Following the prohibition period, Congress passed the Marihuana Tax Act in 1937. This act increased the taxes for cannabis cultivation and paved the way for further prohibition and regulation which led to the federal government passing a new marijuana law called the Controlled Substances Act (CSA) in 1971. The CSA classified marijuana as a Schedule I drug stating that it has a high potential for dependency and no medical use (along with drugs such as LSD, heroin, and others). Hence, both medical and recreational cannabis became illegal to both cultivate and sell.

This whole period was characterized with demonization of the cannabis drug and cannabis users which led to the introduction of zero-tolerance policies, mandatory minimum sentencing, and three-strikes laws.

The Legality of Cannabis in the US Today

As we previously said, recreational weed is legal in 18 US states and Washington D.C., and medical weed is legal in as many as 36 US states and Washington D.C. even though cannabis is still classified as a Schedule I substance by the federal government. For that reason, there are mild to serious punishments for marijuana-related crimes.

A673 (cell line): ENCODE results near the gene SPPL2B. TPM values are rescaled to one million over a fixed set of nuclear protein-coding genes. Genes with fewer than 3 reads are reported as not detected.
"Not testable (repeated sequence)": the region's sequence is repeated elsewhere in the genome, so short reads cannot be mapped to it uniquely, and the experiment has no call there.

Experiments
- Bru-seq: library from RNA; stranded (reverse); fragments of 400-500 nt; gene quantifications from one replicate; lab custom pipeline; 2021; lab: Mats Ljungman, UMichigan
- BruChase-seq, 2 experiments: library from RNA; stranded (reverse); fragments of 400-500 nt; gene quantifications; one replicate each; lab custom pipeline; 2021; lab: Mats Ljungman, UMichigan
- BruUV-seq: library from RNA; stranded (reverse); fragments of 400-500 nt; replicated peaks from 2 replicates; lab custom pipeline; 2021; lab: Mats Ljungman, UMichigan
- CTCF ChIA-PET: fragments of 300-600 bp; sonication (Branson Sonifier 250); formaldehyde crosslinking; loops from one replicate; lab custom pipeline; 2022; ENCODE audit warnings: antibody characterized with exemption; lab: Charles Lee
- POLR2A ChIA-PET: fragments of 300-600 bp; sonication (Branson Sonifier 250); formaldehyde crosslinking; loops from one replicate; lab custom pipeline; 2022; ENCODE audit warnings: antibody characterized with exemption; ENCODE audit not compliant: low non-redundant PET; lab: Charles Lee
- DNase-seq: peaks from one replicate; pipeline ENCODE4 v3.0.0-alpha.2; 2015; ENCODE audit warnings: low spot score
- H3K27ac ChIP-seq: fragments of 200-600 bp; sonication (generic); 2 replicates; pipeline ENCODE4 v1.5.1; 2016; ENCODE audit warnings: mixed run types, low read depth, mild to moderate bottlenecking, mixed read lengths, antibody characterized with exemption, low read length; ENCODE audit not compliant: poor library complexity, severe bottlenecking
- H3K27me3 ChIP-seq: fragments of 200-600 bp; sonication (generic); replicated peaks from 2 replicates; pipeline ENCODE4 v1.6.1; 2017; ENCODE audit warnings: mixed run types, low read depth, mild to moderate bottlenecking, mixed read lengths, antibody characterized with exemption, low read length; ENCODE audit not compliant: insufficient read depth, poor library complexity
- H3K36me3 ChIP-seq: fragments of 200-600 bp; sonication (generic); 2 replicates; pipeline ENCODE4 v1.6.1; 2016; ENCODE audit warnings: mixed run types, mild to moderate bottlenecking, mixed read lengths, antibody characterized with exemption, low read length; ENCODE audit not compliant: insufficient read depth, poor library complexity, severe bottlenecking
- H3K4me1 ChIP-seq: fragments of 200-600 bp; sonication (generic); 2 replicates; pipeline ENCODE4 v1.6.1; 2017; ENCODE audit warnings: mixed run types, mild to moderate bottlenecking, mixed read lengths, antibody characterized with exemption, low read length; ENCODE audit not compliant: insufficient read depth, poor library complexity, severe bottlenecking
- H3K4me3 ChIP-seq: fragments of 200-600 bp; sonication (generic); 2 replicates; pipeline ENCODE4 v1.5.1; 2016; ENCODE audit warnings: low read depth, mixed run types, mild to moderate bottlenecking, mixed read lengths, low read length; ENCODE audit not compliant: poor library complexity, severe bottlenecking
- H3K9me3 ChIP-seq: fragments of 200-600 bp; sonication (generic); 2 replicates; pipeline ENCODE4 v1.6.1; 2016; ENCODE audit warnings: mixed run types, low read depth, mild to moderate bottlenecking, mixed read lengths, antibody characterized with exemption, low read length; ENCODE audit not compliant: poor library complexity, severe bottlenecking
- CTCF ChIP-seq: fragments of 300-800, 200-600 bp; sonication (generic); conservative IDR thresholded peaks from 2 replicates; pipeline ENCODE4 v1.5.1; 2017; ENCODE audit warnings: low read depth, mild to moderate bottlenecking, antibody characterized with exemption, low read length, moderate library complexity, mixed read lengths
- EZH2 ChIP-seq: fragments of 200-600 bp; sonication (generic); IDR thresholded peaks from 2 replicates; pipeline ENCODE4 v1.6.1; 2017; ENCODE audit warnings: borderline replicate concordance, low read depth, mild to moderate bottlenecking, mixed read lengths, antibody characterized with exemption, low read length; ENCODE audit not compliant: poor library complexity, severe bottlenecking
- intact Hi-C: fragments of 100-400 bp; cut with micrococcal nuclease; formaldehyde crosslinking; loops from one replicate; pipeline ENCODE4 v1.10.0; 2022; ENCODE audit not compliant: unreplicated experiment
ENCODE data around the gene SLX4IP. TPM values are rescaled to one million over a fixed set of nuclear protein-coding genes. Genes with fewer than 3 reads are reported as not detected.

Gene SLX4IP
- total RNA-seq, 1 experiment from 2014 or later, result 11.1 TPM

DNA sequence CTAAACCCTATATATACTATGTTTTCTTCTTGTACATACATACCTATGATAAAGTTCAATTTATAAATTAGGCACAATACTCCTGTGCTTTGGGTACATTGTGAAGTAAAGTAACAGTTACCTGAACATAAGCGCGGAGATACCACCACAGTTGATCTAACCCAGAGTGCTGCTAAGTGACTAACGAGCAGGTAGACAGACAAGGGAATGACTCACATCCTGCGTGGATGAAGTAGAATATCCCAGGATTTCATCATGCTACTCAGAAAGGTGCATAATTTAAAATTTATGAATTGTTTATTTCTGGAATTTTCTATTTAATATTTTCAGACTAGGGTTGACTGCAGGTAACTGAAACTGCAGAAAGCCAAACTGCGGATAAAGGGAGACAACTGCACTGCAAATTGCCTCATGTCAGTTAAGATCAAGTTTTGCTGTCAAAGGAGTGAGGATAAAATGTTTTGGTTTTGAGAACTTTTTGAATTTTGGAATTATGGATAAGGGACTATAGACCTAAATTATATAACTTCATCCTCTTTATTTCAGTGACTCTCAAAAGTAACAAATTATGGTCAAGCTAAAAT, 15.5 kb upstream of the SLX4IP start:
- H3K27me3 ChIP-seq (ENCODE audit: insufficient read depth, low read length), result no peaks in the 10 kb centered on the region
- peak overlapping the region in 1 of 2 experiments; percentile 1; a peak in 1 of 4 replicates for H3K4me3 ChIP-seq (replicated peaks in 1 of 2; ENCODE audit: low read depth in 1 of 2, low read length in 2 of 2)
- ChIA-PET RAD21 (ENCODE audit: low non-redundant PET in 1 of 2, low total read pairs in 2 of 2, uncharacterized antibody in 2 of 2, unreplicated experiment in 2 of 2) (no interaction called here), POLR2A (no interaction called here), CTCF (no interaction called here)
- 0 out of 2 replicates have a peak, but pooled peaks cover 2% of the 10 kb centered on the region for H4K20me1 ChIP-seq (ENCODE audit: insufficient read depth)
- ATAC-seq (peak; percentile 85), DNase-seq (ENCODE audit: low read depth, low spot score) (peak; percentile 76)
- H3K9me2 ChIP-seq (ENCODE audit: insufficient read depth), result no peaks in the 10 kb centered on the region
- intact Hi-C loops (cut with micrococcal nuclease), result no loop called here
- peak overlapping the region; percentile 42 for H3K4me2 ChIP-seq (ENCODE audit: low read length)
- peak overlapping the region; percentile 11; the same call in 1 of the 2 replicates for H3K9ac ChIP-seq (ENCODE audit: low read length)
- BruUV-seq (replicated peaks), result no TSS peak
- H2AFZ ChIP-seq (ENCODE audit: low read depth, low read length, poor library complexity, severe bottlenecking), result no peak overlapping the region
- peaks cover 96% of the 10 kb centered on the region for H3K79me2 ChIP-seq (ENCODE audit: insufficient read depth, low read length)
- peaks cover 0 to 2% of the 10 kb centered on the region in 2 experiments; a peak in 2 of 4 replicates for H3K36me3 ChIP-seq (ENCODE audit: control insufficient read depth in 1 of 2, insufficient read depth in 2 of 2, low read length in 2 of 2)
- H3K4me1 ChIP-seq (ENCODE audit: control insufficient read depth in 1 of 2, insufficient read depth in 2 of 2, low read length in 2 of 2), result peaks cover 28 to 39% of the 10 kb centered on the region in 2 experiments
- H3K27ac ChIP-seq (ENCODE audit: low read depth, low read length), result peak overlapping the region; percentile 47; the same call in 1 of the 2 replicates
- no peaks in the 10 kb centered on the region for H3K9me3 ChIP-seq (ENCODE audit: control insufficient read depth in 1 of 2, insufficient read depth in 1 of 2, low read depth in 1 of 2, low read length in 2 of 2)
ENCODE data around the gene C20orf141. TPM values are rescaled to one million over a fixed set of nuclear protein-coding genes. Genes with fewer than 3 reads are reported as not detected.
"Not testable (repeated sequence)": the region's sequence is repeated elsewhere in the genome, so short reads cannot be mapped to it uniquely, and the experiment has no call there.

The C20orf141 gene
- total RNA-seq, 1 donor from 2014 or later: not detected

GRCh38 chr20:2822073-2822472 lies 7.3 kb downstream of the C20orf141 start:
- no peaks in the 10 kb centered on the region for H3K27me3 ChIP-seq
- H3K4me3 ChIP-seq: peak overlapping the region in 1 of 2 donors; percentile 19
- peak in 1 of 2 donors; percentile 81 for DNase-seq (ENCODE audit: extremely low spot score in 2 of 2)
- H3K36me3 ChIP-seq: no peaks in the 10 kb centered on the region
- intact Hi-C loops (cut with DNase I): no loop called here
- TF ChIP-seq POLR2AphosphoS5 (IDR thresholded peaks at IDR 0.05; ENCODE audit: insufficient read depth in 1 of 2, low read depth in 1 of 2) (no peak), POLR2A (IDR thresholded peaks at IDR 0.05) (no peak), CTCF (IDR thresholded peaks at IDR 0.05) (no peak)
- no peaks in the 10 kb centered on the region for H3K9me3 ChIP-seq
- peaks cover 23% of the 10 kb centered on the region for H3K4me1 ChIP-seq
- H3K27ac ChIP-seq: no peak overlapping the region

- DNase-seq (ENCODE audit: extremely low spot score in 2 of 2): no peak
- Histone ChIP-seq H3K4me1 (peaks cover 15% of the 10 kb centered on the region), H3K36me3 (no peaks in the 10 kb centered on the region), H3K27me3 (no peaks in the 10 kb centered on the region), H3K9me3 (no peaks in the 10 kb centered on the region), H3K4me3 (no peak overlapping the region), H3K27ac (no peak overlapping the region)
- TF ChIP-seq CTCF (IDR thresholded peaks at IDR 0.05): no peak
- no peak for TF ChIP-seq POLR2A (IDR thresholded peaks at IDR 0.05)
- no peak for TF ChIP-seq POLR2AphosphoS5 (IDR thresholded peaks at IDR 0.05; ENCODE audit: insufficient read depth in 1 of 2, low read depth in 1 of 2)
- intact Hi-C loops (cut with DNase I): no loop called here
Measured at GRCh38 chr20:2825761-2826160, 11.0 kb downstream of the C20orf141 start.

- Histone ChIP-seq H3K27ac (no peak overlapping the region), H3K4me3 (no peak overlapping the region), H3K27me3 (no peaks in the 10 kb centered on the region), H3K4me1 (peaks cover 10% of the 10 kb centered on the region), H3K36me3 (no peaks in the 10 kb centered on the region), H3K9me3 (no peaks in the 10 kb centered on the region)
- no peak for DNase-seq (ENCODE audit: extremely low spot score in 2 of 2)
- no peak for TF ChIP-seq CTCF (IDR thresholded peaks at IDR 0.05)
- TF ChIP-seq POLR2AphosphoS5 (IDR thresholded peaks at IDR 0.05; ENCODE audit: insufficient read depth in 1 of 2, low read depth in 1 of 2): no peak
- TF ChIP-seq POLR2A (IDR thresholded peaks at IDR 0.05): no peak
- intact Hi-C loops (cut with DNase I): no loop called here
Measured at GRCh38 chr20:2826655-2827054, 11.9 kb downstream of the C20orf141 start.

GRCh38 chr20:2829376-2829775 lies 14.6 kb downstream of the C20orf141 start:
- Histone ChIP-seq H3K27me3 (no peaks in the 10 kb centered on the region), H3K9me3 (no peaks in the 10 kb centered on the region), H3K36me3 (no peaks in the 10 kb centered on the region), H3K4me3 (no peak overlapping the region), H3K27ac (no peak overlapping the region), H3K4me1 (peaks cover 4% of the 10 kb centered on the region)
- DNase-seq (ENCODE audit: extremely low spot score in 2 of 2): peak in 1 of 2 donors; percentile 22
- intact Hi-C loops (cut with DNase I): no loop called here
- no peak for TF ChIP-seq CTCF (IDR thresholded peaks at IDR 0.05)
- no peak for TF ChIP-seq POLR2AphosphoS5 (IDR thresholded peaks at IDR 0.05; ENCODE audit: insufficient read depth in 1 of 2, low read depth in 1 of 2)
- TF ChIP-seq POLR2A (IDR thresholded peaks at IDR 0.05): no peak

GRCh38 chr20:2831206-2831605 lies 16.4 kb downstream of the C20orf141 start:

For example, a first-time cannabis offense for possession can get you a misdemeanor penalty, a $1,000 fine, and up to one year in jail. Second-time offenders can get an even worse penalty – a felony conviction, a $2,500 fine, and up to two years in prison. Cultivation and selling weed can result in the worst penalty which can include a mandatory prison time and a felony conviction.

Even though a lot of states have taken steps to decriminalize weed-related offenses, the decriminalization of cannabis on a federal level isn’t a reality still. A lot of US states impose strict penalties for marijuana offenses, although this may change in the near future.

The Difference Between Possession And Trafficking

There are major differences in the penalties when comparing possession of small amounts of cannabis and amounts that suggest that a person is cultivating, distributing, or selling large amounts of the cannabis drug both in state and federal laws.